George Arataniby Representative Mark Takano
Posted on 2013-02-27
TAKANO asked and was given permission to address the House for 1
minute and to revise and extend his remarks.)
Mr. TAKANO. Mr. Speaker, I rise today to honor the legacy of George
Tetsuo Aratani, a philanthropist and business executive who was a
champion for Japanese Americans.
Mr. Aratani was born and raised in California and, along with 122,000 other Japanese Americans, was forced into internment camps during World War II. Never letting a poor situation get the best of him, Mr. Aratani used his bilingual skills to serve his country in the Army Military Intelligence Service. Following the war, he started two successful businesses--Mikasa tableware and Kenwood electronics--and enjoyed a wonderful life with his family.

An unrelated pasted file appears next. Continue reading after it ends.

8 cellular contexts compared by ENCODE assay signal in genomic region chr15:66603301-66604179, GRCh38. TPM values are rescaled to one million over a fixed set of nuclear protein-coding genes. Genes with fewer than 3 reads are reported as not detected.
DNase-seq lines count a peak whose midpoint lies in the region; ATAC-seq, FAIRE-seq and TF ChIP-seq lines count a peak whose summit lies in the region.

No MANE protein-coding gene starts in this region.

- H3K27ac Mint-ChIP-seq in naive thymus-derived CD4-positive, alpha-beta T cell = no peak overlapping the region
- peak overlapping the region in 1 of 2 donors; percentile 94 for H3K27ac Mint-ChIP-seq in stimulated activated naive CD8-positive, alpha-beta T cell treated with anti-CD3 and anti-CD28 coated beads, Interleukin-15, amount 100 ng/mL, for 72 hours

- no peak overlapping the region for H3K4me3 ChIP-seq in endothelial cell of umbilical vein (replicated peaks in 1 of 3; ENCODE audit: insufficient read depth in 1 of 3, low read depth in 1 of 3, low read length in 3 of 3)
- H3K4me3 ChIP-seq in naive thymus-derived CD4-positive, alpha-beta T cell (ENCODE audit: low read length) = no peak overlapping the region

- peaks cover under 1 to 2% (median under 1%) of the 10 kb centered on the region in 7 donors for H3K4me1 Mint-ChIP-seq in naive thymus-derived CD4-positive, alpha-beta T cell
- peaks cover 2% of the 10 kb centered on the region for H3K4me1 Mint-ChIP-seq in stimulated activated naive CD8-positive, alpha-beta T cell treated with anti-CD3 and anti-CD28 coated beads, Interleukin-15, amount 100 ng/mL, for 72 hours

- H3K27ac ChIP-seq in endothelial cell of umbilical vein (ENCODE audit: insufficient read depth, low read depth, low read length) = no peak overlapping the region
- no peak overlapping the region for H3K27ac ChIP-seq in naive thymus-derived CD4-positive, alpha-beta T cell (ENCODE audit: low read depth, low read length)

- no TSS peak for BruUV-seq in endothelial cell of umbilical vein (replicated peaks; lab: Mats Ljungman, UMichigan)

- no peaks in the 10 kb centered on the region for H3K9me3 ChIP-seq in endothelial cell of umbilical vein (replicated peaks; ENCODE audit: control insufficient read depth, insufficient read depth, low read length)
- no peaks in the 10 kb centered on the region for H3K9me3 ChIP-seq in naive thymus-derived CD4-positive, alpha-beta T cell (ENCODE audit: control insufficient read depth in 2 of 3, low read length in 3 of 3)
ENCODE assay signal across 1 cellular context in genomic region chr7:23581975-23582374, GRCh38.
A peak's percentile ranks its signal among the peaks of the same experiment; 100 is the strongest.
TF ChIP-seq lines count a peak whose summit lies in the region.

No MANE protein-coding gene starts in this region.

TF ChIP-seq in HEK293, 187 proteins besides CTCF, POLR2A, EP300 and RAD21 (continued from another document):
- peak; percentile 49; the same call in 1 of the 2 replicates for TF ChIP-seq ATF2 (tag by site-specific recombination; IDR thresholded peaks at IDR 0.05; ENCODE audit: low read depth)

Though he achieved great commercial success, he will always be remembered for his upstanding citizenship in his community. Mr. Aratani and his wife, Sakaye, established the first endowed chair in the country to study the injustice of the Japanese American internment and the efforts to rectify it. In addition, the Aratanis gave millions in support of the Japanese American National Museum, UCLA's Departments of Asian American and East Asian Studies, the Japanese American Cultural & Community Center, Keiro Senior HealthCare, and countless Asian American candidates.
I look to Mr. Aratani as an inspiration for all as he truly lived the American Dream.